I always look forward to receiving my PETA Animal Times magazine. One of the first things I do is check out the magazine’s “Please Help” section, which includes action items for activists who want to help make this world a better place for animals.
In addition to following PETA’s lead and writing my own letters, I create petitions and carry them around in my purse so that I can collect signatures whenever and wherever the opportunity arises. This way, I can integrate my activism into my everyday life and reach the largest number of people in the process.
I word each petition a little differently so that they are geared toward the people I will be coming in contact with. When I go to an animal rights meeting or to a vegetarian potluck, I use a petition with strong language, such as “We pledge to quit eating at McDonald’s until it stops its cruel chicken-slaughtering methods.” When I am out and about with hardcore carnivores who eat at McDonald’s on a regular basis and would never sign a petition saying otherwise, I ask them to sign a petition with softer wording, such as “Please do everything you can to make sure that your suppliers treat their chickens humanely.” By having several different petitions handy, I can get signatures from, and engage in dialogue with, people who would never otherwise write to McDonald’s.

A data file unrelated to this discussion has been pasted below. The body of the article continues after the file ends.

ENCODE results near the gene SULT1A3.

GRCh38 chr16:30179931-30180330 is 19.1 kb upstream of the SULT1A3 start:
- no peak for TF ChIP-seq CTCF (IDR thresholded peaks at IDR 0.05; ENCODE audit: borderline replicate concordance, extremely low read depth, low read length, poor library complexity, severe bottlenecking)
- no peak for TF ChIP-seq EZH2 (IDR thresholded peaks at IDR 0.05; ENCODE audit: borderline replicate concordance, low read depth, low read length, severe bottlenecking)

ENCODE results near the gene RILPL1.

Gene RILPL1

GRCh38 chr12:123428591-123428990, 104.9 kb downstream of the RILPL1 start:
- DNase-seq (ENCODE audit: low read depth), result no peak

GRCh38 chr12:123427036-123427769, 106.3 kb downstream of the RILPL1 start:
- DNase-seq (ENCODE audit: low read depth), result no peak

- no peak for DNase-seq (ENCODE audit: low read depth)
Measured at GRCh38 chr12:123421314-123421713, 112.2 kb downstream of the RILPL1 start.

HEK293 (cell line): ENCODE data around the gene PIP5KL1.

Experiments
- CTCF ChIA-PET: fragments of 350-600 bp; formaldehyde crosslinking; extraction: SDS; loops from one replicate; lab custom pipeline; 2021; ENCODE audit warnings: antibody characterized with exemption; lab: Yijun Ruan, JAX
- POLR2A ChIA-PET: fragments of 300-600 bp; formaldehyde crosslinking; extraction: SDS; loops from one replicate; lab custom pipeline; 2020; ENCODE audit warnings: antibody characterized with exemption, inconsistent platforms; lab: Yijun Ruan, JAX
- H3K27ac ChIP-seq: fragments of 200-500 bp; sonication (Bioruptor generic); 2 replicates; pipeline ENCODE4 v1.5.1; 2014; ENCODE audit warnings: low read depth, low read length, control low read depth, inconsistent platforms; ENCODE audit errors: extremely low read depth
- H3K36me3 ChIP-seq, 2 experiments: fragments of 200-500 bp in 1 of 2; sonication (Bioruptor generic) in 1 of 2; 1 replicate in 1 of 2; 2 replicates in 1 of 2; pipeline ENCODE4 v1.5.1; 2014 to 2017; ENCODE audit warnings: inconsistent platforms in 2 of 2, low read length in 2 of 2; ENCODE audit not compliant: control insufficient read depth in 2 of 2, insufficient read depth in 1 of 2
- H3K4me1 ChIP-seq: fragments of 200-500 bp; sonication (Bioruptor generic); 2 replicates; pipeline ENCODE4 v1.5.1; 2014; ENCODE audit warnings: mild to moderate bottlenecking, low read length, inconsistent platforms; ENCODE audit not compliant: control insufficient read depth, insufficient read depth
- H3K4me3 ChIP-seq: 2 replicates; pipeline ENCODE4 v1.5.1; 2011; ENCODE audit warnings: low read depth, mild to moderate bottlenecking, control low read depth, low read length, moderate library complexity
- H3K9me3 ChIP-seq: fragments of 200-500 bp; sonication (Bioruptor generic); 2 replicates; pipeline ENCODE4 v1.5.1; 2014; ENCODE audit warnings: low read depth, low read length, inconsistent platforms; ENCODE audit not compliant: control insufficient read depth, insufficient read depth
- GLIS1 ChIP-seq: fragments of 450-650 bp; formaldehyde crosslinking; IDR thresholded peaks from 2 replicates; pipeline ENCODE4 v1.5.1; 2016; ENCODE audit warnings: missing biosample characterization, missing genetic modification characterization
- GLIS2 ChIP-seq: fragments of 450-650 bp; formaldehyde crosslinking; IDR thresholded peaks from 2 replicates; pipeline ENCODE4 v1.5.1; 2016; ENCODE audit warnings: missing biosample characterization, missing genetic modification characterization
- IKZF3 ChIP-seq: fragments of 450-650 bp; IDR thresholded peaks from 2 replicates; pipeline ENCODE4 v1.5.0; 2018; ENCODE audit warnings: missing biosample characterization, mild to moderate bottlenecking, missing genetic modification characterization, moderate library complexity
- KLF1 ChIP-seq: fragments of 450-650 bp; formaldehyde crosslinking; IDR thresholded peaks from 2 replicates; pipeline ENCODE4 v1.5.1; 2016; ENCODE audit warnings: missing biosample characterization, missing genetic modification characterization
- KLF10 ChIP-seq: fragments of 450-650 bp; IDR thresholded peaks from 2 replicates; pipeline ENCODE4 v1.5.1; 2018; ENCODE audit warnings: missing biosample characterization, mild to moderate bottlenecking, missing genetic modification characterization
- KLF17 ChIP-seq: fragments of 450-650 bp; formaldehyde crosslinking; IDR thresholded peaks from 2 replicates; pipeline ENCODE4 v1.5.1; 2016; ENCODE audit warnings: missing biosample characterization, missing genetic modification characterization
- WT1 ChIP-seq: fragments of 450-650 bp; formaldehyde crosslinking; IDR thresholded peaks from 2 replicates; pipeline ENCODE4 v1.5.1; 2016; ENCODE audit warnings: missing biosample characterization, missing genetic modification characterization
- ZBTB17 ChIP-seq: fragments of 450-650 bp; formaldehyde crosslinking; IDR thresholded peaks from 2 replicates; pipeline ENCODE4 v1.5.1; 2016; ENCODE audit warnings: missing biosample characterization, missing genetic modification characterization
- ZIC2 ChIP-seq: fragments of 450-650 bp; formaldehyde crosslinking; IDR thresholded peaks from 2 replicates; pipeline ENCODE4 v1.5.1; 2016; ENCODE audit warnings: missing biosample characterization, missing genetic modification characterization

Another thing to remember is that people often don’t like to be the first person to sign a petition, so it’s best to have family and friends be the first to sign.
There is power in numbers. We can count on PETA to bring up these issues, but it’s up to us to support PETA’s efforts by following through and demanding change. And sometimes change is made one signature at a time.
Do you have any other ideas on effective petitioning?
Make your time with your friends and family—including your animal companions—even more meaningful.